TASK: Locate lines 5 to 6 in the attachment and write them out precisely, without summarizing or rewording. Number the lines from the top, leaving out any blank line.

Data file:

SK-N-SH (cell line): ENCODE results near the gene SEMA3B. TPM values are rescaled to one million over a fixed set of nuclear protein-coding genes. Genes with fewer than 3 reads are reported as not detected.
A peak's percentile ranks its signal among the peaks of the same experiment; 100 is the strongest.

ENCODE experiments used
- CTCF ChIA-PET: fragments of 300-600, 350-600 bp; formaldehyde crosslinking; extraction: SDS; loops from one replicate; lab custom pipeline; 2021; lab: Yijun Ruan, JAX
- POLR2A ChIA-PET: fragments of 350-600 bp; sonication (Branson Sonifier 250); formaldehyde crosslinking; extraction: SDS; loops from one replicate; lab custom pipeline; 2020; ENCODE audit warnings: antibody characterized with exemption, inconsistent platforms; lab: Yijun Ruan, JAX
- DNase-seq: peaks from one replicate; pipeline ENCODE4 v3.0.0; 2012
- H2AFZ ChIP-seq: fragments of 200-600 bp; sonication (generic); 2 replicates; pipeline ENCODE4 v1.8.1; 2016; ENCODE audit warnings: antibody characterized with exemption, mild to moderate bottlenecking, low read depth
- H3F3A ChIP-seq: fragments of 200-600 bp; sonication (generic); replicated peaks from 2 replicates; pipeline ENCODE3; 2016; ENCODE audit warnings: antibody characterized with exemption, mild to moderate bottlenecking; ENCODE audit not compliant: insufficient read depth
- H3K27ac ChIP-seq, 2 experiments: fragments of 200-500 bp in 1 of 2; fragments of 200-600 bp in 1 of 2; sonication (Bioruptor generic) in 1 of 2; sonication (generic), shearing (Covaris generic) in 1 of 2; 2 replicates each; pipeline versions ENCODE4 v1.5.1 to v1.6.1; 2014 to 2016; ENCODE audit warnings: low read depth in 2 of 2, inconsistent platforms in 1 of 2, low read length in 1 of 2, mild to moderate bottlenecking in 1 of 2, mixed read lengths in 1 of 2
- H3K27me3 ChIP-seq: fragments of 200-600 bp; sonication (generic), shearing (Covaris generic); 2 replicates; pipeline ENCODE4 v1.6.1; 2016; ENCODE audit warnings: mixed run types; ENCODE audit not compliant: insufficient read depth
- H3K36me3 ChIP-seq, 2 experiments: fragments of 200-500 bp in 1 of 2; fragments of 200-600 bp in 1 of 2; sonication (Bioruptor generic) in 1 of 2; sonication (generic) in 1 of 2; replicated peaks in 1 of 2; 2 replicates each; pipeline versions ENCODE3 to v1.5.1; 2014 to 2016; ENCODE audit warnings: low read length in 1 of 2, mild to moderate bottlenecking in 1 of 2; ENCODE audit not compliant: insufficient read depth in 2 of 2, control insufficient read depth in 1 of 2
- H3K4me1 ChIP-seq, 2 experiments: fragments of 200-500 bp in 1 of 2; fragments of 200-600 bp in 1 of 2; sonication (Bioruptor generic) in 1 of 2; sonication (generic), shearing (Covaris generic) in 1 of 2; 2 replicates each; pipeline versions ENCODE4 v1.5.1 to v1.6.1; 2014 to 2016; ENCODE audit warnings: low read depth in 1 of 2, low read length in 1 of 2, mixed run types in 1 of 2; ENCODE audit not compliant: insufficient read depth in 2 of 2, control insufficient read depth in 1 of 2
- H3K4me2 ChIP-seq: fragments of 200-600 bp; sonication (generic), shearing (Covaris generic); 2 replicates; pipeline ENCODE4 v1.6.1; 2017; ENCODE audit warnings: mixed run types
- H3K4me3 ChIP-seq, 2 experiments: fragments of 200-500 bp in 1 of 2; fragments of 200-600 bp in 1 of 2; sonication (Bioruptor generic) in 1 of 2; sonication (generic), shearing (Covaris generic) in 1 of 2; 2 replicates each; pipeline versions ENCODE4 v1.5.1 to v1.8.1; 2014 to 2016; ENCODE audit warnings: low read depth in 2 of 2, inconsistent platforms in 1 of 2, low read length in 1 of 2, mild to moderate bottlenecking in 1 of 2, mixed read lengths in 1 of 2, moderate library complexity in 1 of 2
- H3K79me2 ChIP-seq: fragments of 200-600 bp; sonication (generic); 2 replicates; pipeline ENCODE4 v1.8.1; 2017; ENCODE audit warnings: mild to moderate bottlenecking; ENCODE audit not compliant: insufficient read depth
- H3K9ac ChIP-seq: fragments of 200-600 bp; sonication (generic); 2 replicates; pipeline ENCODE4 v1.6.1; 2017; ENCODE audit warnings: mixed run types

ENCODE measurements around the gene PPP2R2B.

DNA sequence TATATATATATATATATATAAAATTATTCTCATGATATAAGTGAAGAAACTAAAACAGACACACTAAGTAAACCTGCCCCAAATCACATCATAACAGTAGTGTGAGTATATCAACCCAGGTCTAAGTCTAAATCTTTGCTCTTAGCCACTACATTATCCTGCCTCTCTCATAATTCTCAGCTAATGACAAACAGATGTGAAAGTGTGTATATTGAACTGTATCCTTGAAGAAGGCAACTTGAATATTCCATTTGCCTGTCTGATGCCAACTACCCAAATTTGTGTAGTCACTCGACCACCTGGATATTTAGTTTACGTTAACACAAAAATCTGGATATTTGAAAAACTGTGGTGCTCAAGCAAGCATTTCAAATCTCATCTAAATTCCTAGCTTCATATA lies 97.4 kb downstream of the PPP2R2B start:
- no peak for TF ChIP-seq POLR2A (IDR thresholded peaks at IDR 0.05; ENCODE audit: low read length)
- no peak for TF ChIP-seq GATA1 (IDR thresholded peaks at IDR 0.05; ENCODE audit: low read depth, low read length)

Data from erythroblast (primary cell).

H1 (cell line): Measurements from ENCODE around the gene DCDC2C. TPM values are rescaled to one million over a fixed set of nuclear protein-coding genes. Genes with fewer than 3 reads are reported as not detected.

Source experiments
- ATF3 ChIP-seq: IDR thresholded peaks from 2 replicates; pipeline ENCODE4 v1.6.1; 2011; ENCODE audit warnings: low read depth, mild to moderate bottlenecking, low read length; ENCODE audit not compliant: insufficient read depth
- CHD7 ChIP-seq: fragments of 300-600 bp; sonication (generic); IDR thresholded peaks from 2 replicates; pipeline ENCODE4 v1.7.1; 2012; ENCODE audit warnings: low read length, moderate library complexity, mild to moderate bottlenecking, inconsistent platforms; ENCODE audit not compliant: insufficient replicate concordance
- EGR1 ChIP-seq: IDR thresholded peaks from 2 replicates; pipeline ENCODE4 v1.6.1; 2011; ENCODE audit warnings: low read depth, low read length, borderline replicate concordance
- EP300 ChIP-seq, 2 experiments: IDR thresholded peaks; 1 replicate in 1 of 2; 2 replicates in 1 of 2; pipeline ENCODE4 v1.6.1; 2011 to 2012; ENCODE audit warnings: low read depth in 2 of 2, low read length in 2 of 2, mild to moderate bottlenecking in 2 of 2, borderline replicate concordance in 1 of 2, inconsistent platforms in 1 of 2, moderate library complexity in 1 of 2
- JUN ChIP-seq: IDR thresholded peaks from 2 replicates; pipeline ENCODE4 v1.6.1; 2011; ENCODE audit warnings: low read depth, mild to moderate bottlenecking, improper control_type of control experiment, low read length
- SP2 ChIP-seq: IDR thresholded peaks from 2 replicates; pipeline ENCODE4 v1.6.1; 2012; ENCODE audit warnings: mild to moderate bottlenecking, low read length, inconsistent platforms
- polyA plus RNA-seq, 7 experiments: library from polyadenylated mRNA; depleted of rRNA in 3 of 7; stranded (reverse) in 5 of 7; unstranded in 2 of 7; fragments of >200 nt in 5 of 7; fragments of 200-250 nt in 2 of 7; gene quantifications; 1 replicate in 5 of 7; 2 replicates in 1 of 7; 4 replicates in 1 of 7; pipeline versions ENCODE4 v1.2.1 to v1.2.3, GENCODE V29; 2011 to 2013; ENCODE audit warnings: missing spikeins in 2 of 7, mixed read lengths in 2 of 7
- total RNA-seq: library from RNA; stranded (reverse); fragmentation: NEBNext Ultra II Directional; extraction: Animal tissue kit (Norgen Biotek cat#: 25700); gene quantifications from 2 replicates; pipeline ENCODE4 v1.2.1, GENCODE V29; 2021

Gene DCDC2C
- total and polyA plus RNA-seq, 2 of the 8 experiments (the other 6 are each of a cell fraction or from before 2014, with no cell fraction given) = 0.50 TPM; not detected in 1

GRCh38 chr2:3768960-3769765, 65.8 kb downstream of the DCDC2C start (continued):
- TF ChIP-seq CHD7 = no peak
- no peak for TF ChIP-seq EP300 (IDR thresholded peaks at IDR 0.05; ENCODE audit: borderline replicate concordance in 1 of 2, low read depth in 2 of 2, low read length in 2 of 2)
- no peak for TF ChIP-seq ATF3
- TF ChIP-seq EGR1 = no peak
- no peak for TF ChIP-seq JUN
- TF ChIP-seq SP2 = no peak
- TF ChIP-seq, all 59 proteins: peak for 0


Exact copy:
- POLR2A ChIA-PET: fragments of 350-600 bp; sonication (Branson Sonifier 250); formaldehyde crosslinking; extraction: SDS; loops from one replicate; lab custom pipeline; 2020; ENCODE audit warnings: antibody characterized with exemption, inconsistent platforms; lab: Yijun Ruan, JAX
- DNase-seq: peaks from one replicate; pipeline ENCODE4 v3.0.0; 2012